The Toro-Semliki Wildlife Reserve
The TSWR lies near the western border of Uganda, within sight of the Congo. Its borders stretch from 0o 50' to 1o 05' North and 30o 20' to 30o 35'East. The nearest urban center is Fort Portal, 32 km south of the reserve, but only 10 km as the crow flies. The reserve takes up most of the western Great Rift Valley floor between the Rwenzori Mountains and Lake Albert, two of the several geographically, geologically and ecologically unique features that surround the reserve. The Western Rift Valley as a whole has been called one of “the most complicated features in Africa” (Verner and Jenik, 1984).
Looking west from the center of the reserve, the towering western rift escarpment in the Congo, across the Semliki River, is visible on clear days. The steep eastern slopes of the escarpment are part of the reserve and make up much of the range of the chimpanzees; the peaks of the escarpment have an elevation of up to 1900 m (Fig. 1). Most of the reserve is the gently undulating rift floor between the two escarpment at an elevation between 620 and 900 m (Verner and Jenik, 1984).
To the southwest of the reserve are the Rwenzori Mountains, the third highest elevation in Africa (after Kilimanjaro and Kenya), rising to over 5000 m and dominating the topography and influencing the climate in the region. The dramatic topography flanking the road to the reserve, with the Rwenzoris on the left and the eastern escarpment to the right, is the background image for this webpage. Incredibly, much of the uplift that created the Rwenzoris has occurred in the last 3 million years (McPhee, 2006). The peaks of the range stretch south for a hundred kilometers, spanning the equator and defining the boundary between the rainforests of the Congo and the more open, drier grassland-dominated biomes of East Africa.
Despite their prominence, the Rwenzoris were unknown to science until nearly the 20th century. Henry Stanley published the first description of the Rwenzoris in 1875. He described the dramatic topography with its ice-topped peaks to an astonished European audience. His 1875 publication was based on local accounts; it was another decade before he became the first European to see the glaciers that cover the peaks and higher slopes of the mountain range with his own eyes (Johnson, 1902). These glaciers, so recently known to the world, are shrinking, and may not survive to the 150th anniversary of Stanley's description of them. The glacier shrank a 75% from 1906 to 1990, from 6.5 sq. km. in 1906 to only 1.7 km2 in 1990 (Mölg et al., 2003), and they have continued shrinking since.
Although Stanley was the first non-African to view the Rwenzoris, they were long sought by European explorers racing to document the mountainous source of the Nile, a source described by the Ptolemy as early as 100 AD and given the romantic name 'the Mountains of the Moon.' The Semliki and Wasa Rivers drain from the Rwenzoris running north to empty into Lake Albert, which in turn feeds the Albert Nile via the spectacular Murchison Falls. in Murchison Falls National Park. MFNP also contains a well-studied population of chimpanzees in the Budongo forest. The River Wasa runs north to Lake Albert, almost precisely down the middle of the Toro-Semliki (Fig. 1). Most of the reserve on either side of the Wasa is open grassland, but close to the river is a robust riverine forest that supports diverse wildlife.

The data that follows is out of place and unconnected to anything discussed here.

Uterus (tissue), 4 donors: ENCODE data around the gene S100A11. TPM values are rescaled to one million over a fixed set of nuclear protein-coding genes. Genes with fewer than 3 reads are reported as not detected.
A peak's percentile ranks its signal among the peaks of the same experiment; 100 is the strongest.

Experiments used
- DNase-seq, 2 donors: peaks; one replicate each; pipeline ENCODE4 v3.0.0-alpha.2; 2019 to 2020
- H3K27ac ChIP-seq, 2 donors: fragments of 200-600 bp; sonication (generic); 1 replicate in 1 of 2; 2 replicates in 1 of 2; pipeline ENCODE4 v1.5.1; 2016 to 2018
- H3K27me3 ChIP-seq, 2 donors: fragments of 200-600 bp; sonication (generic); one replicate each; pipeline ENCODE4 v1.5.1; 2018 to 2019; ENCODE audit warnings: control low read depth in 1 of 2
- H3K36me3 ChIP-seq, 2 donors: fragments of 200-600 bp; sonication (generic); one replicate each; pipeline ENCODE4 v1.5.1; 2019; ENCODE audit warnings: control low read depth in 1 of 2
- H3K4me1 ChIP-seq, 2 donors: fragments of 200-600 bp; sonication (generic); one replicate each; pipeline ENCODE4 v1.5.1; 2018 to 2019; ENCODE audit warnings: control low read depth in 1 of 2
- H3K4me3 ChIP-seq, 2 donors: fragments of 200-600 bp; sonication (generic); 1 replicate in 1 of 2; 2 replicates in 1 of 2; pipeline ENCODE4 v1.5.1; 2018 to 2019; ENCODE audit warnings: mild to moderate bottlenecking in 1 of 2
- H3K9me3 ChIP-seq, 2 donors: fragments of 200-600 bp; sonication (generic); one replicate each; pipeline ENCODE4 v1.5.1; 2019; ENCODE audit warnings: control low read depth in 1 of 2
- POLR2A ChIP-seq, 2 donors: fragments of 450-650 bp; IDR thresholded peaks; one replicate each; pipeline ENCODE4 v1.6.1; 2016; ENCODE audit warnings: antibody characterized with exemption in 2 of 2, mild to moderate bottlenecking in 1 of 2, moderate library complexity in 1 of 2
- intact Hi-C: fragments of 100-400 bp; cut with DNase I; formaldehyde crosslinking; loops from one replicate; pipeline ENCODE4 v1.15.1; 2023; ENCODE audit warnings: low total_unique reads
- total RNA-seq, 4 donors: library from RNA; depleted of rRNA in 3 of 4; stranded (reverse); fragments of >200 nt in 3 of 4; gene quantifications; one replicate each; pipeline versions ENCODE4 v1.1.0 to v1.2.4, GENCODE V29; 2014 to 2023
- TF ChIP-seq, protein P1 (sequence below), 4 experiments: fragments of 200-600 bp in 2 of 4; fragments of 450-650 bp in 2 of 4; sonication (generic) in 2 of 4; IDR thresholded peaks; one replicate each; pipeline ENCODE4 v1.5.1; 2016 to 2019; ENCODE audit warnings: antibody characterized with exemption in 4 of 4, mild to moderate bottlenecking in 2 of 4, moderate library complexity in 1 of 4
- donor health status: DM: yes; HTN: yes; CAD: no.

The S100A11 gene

The northern boundary of the reserve is Lake Albert, the northernmost of the great rift lakes. As one of the few habitats where the majestic shoebill stork can be found—a common species on many birder life-lists—Lake Albert is a popular birder destination.
To the west of the reserve is the vast Congolese rainforest containing one of the richest, most diverse species reservoirs on the planet and one of the world’s largest stretches of unlogged forest. The forest extending west from the banks of the Semliki River across the entire continent to the Atlantic Ocean.
To the east of the reserve beyond the peaks of the escarpment are forests interspersed with savanna, transitioning to even drier biomes in far eastern Uganda to become the desert habitat known so well to the outside world from the popular images of the Maasai.
The location of the reserve at the junction of so many diverse habitats—tropical rainforest, marshy lacustrine habitats on the shores of Lake Albert, the escarpment ecotone to the east, the montane habitats of the Rwenzoris in the south, and including the grassland at the the heart of the reserve—makes for an abundant and diverse bird population, exceeding 400 species, but still not yet fully documented.